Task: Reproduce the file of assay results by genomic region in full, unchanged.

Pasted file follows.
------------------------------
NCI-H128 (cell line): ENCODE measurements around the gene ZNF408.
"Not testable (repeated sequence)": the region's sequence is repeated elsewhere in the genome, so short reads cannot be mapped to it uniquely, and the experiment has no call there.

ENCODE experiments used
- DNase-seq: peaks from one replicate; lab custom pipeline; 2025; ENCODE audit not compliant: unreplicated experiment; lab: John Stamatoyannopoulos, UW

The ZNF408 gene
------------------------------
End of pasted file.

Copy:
NCI-H128 (cell line): ENCODE measurements around the gene ZNF408.
"Not testable (repeated sequence)": the region's sequence is repeated elsewhere in the genome, so short reads cannot be mapped to it uniquely, and the experiment has no call there.

ENCODE experiments used
- DNase-seq: peaks from one replicate; lab custom pipeline; 2025; ENCODE audit not compliant: unreplicated experiment; lab: John Stamatoyannopoulos, UW

The ZNF408 gene